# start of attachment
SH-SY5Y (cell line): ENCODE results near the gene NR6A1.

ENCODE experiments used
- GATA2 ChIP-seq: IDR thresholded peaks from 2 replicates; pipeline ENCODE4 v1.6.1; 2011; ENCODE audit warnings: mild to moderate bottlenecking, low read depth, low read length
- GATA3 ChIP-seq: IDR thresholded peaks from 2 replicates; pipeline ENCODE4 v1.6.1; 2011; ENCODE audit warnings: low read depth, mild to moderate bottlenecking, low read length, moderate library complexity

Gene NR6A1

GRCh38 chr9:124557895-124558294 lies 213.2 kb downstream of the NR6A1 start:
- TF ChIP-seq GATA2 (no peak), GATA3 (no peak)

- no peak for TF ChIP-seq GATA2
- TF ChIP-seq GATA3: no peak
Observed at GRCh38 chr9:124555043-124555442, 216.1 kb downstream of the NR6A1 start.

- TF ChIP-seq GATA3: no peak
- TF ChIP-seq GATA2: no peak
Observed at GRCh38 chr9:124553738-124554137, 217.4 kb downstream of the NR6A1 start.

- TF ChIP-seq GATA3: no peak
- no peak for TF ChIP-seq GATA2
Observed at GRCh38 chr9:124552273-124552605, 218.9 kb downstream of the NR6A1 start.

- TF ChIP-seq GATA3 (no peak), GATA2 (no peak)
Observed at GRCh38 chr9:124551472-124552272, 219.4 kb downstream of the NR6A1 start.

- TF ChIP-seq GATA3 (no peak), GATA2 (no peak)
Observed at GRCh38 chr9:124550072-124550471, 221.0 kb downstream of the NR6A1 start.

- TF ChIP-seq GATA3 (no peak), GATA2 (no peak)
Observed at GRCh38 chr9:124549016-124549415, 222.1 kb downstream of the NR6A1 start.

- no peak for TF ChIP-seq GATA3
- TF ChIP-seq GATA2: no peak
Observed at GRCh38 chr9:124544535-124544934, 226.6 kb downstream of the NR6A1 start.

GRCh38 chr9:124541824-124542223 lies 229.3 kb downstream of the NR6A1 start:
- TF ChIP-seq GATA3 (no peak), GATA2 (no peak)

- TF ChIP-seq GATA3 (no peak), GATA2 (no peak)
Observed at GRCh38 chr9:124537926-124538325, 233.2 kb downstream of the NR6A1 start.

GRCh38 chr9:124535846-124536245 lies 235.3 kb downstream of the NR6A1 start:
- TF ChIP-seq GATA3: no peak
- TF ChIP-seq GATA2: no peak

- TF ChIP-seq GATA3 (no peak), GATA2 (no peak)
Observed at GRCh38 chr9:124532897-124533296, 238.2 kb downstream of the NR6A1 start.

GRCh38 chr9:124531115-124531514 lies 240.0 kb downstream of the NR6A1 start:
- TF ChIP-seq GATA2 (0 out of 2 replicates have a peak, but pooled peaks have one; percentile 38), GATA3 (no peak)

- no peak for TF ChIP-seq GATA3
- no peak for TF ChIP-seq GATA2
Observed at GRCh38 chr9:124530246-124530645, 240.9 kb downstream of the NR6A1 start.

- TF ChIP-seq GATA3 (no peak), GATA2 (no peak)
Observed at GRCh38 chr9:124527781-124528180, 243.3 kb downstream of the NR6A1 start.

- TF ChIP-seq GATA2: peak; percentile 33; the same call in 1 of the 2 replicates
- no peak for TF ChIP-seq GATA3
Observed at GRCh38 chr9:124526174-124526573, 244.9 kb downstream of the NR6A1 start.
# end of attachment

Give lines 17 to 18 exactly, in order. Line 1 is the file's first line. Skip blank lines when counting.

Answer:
- TF ChIP-seq GATA3 (no peak), GATA2 (no peak)
Observed at GRCh38 chr9:124551472-124552272, 219.4 kb downstream of the NR6A1 start.